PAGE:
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How the Coronavirus Will Affect the Stock Market

The global economy has been slowing since mid-to-late 2018 as many economic indicators are showing, and the Coronavirus could tip the global economy into a recession. Most investors do not believe the Coronavirus is a serious threat to the economy since stock prices have ignored any possibility the virus can stop the Fed’s liquidity-infused Bull market. While investors hope for more stimulus, the Coronavirus will cause the global economy to shrink, which threatens to put an end to the Bull market in stocks.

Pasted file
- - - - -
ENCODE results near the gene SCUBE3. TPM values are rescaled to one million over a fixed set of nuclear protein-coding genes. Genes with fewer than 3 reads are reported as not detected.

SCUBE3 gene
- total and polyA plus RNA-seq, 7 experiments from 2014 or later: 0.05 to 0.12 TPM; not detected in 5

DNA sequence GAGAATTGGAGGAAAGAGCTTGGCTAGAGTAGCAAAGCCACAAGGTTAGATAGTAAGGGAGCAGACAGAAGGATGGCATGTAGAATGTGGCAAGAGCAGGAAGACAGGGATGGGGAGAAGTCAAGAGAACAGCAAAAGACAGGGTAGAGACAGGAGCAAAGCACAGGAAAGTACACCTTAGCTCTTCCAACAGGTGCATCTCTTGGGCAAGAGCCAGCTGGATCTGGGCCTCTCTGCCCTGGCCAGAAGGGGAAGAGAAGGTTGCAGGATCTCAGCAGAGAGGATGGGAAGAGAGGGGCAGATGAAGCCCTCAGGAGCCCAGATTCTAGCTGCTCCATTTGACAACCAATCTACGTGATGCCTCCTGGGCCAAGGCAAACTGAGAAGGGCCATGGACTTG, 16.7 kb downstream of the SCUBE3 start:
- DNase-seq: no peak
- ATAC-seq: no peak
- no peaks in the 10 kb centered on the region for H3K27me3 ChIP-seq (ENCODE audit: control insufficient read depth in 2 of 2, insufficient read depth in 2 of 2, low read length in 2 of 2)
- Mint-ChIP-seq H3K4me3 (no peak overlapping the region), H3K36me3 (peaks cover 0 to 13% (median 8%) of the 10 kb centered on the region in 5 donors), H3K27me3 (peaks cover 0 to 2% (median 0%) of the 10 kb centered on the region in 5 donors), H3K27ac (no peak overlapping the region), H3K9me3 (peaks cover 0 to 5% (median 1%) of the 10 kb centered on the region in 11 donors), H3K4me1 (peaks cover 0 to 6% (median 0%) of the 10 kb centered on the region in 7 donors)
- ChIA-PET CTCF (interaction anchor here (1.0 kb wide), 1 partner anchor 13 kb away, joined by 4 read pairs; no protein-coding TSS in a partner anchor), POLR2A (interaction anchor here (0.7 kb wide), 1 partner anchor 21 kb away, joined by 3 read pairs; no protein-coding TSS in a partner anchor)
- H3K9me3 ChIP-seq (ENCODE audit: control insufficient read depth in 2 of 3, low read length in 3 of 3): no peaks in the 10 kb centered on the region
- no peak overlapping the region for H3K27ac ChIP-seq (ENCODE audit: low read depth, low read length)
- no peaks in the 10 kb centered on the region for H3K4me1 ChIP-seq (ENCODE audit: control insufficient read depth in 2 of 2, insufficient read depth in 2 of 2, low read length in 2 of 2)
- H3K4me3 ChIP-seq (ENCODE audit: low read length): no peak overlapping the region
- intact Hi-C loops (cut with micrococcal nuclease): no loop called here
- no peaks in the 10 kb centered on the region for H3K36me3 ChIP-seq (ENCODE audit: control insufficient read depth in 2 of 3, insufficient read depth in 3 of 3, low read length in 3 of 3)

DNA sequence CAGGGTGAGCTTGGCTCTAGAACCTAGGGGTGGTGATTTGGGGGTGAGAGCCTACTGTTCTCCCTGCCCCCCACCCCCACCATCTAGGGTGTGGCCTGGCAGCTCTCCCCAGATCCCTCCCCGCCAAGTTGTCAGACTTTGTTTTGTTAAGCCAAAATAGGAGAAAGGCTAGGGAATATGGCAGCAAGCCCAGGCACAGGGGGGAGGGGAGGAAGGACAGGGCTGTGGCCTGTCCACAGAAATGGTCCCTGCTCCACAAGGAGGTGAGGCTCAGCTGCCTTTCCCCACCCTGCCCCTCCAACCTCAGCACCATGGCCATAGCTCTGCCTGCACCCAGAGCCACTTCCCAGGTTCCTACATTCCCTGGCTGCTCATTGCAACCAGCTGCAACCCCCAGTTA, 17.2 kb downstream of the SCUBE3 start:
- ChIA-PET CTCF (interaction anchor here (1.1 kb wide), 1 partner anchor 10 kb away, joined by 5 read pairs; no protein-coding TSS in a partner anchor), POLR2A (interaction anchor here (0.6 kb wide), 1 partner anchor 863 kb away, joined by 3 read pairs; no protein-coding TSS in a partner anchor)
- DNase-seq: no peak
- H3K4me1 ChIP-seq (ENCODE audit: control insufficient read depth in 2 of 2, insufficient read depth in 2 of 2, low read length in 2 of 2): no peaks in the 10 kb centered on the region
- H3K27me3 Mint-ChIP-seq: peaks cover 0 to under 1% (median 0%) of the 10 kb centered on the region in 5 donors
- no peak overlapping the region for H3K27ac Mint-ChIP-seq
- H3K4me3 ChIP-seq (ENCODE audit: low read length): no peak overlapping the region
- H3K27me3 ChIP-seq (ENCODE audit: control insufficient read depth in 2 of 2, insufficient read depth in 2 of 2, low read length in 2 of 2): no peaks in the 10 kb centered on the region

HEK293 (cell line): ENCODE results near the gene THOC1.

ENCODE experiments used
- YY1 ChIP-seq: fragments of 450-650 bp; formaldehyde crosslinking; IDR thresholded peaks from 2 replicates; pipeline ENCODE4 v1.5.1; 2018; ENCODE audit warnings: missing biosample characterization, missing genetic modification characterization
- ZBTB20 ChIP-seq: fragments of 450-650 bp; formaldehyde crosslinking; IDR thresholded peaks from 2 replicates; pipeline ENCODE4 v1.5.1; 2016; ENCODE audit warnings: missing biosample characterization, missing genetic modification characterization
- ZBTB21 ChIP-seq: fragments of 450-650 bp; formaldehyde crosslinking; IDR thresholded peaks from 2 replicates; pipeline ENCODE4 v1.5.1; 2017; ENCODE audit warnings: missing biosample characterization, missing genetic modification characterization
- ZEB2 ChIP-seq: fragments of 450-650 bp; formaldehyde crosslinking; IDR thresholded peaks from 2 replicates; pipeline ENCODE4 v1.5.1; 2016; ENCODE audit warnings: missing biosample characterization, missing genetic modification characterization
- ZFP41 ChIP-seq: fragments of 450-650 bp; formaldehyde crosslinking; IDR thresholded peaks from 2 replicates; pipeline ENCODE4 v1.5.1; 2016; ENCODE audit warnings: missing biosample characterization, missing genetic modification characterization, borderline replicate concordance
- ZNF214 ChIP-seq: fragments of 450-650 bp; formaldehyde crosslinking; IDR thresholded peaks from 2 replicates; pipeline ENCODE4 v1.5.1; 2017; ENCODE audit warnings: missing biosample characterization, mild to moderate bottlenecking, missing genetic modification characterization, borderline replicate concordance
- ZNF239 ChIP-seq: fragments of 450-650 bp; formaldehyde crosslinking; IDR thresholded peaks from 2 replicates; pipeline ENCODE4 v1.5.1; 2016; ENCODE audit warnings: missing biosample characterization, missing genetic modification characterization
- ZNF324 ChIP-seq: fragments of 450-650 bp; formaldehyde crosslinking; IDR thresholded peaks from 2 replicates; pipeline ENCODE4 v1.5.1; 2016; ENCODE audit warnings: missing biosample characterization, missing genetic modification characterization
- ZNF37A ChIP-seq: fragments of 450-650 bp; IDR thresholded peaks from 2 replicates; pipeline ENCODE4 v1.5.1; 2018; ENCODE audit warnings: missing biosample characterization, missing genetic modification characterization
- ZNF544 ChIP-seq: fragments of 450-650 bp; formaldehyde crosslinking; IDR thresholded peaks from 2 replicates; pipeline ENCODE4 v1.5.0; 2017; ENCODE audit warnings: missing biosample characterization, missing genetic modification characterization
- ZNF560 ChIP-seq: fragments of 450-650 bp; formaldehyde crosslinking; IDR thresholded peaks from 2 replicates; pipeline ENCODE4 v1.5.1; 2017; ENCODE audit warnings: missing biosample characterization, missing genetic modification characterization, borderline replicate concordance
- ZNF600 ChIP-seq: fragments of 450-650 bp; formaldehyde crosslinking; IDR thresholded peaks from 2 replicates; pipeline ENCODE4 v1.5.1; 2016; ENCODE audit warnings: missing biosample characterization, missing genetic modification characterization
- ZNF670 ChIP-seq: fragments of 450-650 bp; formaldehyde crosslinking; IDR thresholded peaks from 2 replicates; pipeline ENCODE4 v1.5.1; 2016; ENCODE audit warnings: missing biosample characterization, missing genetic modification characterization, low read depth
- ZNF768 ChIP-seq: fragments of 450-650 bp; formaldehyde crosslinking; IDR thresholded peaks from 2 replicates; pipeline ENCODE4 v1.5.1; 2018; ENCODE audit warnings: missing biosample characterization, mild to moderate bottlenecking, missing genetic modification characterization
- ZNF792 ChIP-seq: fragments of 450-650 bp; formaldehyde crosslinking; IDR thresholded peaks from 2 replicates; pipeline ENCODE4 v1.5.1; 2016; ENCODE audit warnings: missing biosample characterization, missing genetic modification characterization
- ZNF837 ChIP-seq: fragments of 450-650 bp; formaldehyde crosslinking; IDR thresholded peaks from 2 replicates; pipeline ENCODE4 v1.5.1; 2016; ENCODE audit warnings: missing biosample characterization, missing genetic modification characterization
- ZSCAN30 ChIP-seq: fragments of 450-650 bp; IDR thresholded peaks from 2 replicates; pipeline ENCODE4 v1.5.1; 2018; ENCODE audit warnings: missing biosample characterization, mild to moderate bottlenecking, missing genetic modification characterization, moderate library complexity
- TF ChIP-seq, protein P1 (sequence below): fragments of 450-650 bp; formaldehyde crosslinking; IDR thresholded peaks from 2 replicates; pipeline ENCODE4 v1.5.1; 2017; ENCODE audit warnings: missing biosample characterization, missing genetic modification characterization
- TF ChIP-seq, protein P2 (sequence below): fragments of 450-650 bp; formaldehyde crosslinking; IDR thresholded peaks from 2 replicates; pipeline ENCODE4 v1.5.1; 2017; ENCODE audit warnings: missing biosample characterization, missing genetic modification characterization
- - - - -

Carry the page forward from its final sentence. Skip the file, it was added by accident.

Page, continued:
There are plenty of articles and commentary on how the Coronavirus has temporarily ground the Chinese economy to a standstill but none of them are considering how a prolonged shutdown of the Chinese economy will lead to an even greater contraction in global trade. From a macro perspective, the Coronavirus will lead to a further contraction in World Dollar Liquidity, which will threaten to upend the stock market as the monetary system attempts to alleviate tightening financial conditions.

World Dollar Liquidity is the process in which U.S. Dollars are recycled through the global economy. As the world’s reserve currency, the amount of dollars needs to perpetually expand to create economic prosperity and to cover the increasing amount of global dollar-denominated debts. Dollars begin their trek through the global economy when U.S. consumers demand foreign-produced goods and services.